Although many of the aforementioned settings can be activated from the minor’s mobile, there are also alternatives to do it remotely. In the event that the terminal is Android, it is possible to use the free Google parental control application: Family Link. “Its tools are easy to use and allow you to understand what your children are spending time on when they are with their devices or manage privacy settings, among other options,” says the Mountain View company.
Apple also offers parents an option to configure these settings from your own mobile. For it, you should use the “family” service, designed for up to six family members to share music, movies and subscriptions without having to use the same Apple ID. To create a group, you have to go to settings, click on the name of the owner of the mobile —which appears large at the top of the screen— and choose the “family” option.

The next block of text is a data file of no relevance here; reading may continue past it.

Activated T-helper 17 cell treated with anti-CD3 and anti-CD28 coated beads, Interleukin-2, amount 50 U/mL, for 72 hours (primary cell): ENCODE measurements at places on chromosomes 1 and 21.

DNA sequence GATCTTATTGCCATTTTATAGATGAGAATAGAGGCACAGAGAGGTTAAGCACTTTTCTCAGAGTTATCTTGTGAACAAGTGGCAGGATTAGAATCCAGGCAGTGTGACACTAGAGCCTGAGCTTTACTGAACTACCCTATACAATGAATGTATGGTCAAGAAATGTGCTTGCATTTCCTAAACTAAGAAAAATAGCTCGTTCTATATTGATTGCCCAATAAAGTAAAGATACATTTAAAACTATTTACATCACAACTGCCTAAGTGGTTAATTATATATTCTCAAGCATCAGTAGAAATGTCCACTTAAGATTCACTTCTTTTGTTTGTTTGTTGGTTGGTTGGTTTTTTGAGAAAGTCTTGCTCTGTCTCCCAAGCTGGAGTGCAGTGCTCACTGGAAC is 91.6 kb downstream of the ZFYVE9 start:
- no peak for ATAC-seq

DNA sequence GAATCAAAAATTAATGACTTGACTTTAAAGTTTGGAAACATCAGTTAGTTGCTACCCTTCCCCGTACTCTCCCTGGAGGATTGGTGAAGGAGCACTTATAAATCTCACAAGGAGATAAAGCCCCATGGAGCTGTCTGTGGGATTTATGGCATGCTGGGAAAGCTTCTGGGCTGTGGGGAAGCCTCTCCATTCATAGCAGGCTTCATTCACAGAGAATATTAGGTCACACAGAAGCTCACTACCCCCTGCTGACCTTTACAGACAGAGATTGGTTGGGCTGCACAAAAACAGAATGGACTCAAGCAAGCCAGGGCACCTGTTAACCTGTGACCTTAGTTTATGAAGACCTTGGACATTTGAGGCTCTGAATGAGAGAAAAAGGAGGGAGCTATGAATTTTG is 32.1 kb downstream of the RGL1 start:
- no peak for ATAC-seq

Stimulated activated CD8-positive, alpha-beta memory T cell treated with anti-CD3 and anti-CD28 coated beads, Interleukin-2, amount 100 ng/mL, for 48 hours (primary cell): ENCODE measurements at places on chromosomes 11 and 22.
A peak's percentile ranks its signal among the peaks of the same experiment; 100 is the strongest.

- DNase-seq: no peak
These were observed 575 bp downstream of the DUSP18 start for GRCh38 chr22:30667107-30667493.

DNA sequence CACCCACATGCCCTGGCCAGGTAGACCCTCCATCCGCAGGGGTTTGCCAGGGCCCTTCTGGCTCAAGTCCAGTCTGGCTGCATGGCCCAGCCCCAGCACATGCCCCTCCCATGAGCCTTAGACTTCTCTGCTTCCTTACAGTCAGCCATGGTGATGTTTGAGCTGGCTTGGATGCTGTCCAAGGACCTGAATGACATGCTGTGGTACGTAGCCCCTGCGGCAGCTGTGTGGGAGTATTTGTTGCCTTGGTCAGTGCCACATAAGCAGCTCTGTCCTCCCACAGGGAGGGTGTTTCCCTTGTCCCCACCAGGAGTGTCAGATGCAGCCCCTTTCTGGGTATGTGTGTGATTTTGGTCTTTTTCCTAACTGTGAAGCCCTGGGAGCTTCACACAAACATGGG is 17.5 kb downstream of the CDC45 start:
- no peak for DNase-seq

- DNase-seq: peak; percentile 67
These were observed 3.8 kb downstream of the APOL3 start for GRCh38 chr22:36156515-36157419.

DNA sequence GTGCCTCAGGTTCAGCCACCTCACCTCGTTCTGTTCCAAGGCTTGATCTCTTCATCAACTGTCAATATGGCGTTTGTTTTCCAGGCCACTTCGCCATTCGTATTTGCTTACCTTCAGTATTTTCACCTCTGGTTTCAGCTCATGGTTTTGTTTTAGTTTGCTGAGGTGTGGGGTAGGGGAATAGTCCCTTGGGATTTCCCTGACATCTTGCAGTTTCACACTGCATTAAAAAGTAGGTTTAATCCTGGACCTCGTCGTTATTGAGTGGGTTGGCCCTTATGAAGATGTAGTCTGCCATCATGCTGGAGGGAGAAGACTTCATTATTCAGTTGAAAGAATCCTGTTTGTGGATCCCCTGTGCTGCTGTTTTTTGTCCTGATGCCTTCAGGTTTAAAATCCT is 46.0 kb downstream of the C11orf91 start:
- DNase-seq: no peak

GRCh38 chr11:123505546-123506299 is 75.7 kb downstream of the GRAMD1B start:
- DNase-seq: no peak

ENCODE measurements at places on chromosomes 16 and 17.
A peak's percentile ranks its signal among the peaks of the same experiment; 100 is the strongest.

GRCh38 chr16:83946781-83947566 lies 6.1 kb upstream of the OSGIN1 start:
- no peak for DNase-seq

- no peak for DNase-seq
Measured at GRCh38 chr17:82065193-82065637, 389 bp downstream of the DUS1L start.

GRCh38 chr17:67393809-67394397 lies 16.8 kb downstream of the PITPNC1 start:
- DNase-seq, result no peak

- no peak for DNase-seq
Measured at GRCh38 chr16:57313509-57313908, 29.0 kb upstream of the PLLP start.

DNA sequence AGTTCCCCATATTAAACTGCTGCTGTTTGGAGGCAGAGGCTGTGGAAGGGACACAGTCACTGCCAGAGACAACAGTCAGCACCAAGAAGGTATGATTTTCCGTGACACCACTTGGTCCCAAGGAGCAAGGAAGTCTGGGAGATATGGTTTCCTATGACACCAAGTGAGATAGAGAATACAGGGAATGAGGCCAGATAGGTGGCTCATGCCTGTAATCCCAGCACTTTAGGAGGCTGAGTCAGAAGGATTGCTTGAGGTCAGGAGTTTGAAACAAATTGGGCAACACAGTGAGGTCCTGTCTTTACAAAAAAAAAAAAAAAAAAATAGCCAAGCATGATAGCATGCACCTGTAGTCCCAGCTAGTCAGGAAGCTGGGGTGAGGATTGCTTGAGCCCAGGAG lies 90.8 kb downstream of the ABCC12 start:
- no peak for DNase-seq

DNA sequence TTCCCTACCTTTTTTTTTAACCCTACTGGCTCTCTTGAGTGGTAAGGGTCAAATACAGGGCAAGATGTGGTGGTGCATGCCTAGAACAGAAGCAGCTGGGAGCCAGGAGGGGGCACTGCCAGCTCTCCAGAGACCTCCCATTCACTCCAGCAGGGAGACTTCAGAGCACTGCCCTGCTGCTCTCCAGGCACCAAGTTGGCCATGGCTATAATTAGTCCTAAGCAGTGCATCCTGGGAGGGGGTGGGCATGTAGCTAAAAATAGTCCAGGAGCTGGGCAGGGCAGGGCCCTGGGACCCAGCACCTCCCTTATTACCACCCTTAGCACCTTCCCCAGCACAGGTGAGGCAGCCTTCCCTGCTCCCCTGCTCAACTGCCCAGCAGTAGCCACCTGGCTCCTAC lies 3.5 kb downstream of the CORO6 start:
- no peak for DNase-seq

Beyond all these parental control tools, it is essential that parents share online activities with their children, promote their critical thinking and generate a climate of trust, according to the Parental mediation guide: for a safe and responsible use of the Internet by minors. As its authors point out, gaining the trust of adolescents every day serves “so they know they can count on you if they have a problem online.”